- At least 32 states have some form of voter ID laws on the books
- Some cite concerns ID laws make it more difficult to vote, discriminate against minorities
- But Republicans such as Sen. Marco Rubio ask why it's difficult to present an ID when voting
Mariam "Mimi" Bell, a Latina Republican from Colorado, resents the implication that Hispanic voters are somehow negatively affected by the state's new voter identification law.
"It's insulting when they say we're going to disenfranchise the Hispanics," Bell said of the law that requires voters to present an ID such as a driver's license, passport, utility bill or birth certificate to vote. The suggestion, Bell said, is "because we're Hispanics we're inept to get an ID."
The debate over the wave of voter identification laws cropping up in more than 30 states is playing out against the backdrop of the 2012 general election's high-profile fight for Latino voters.
The two presidential candidates hold widely divergent views on the matter.
Likely Republican presidential nominee Mitt Romney has spoken out in favor of voter identification laws in such places as Pennsylvania and Wisconsin.
During a campaign stop last month with Romney in Pennsylvania, Sen. Marco Rubio of Florida, a Cuban-American Republican, blew off what he sees as overhyped concerns about showing photo IDs.
People have to show IDs for everything from boarding a flight to renting sports equipment, Rubio reasoned, so why not voting.
"What's the big deal? What is the big deal?" Rubio asked.
The Brennan Center for Justice, a legal think tank at New York University School of Law that has criticized many of the new voter identification laws as costly and discriminatory, said that 11% of eligible voters lack government-issued identification. Conservatives, however, challenge that estimate.
The administration and President Barack Obama's re-election campaign have pushed back against the slew of new laws in swing states. The Obama campaign has also launched gottavote.org in an attempt to make sure minority and young voters affected by the laws make it to the polls.
According to a new NBC News/Wall Street Journal/Telemundo poll (PDF), Obama leads Romney 61% to 27% in support among registered Latino voters.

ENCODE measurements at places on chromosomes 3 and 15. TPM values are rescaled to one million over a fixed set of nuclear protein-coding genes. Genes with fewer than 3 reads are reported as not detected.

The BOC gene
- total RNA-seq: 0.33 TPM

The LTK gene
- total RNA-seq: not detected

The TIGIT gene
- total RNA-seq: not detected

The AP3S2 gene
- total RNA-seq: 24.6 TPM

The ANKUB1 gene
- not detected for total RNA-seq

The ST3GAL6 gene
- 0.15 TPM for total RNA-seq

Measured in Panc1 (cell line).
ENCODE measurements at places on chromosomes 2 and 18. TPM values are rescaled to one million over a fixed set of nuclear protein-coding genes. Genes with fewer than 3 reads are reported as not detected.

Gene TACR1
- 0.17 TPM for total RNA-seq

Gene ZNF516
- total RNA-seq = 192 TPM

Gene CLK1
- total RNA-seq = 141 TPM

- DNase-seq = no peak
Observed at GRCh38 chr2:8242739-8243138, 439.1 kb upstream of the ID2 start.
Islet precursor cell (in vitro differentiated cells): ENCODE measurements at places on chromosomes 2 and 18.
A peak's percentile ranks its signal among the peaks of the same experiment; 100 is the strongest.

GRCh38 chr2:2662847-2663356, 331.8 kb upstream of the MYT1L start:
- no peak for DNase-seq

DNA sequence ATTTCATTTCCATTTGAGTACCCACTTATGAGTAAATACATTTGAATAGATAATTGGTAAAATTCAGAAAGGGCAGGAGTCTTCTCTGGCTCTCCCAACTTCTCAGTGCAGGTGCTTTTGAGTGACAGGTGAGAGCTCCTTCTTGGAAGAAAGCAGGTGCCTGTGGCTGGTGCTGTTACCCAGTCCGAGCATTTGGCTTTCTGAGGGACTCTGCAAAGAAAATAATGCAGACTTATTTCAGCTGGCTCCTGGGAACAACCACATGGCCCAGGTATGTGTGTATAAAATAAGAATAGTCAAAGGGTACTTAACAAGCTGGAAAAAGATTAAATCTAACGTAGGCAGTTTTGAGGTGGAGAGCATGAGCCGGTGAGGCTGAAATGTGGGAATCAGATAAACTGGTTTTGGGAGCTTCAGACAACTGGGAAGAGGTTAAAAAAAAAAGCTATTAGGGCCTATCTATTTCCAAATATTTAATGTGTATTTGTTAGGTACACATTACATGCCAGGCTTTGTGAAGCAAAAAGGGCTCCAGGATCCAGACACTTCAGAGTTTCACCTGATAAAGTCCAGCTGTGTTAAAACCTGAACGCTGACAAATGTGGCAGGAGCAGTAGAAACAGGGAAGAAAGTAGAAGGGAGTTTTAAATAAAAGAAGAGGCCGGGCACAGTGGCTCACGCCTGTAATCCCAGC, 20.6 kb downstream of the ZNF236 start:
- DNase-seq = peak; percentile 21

Minority communities could be affected
The debate is forcing communities across the country to confront whether worries over discrimination should trump concerns about voter fraud.
For Mississippi state Sen. Derrick Simmons, his grandmother's tales of life as a black woman in the Delta region under Jim Crow are indelibly etched in his political consciousness. When Mississippi Gov. Phil Bryant signed the state's voter photo identification measure into law this month, the move harkened back to the type of discrimination Simmons' grandmother and others faced during the tumultuous civil rights era, the state legislator said.
"It's just going to have a chilling effect," said Simmons, who organized minority voter pushback against the law last year. "I look at it as a 21st-century poll tax."
According to the National Conference of State Legislatures, thirty-two states have some sort of voting identification law. Many of the states with the strictest laws are also places where, according to a Pew Hispanic Center analysis of census figures, the minority populations have mushroomed.
Those states include Georgia, Mississippi, South Carolina and Texas -- places that also must get Voting Rights Act clearance before enacting new laws. The Voting Rights Act gives the federal government the power to oversee any changes in voting procedures in states and jurisdictions with a history of voter discrimination.
Critics of the new laws see the measures as an attempt to prevent the type of high Latino and African-American voter turnout of the 2008 election.
"African-Americans experienced much higher political participation rates, much higher than any other group, including Latinos. There is a correlation between the increase in Latino birthrates and black participation rates and the states where we've seen this crackdown in voting rights," said Wendy Weiser, director of the Democracy Program at the Brennan Center for Justice. "Those groups are going to find it more difficult to participate this time around."
Concerns over fraud cited
Those who support voter identification laws cite concerns over election fraud. When the Justice Department ruled against Texas' photo identification law, Gov. Rick Perry vowed to take the matter to the U.S. Supreme Court. Perry called the law "yet another example of the Obama administration's continuing and pervasive federal overreach."
Controversial conservative filmmaker James O'Keefe said his Project Veritas found examples in North Carolina of the type of voter fraud that could be curbed by requiring proper identification.
The North Carolina State Board of Elections is looking into issues raised in one of O'Keefe's videos; however, examinations by the agency and The (Raleigh) News & Observer found some of O'Keefe's assertions were incorrect.
Supporters of voter identification laws said there are still valid concerns about voter fraud and its impact on the upcoming election.
"I get carded to purchase spray paint at Home Depot, antihistamines or over-the-counter drugs," said Jeff Rodriguez, a Latino Republican in Colorado. "I get carded for my prescriptions and to withdraw money from my own bank. ... But politicians we hold them to a simple code of honor which ends up corrupt. Why not verify each and every vote along with the politician. These men and women are in positions of power and should be held accountable as the leaders we voted in.
"Voting should be one of the must secure and verifiable processes in the United States of America."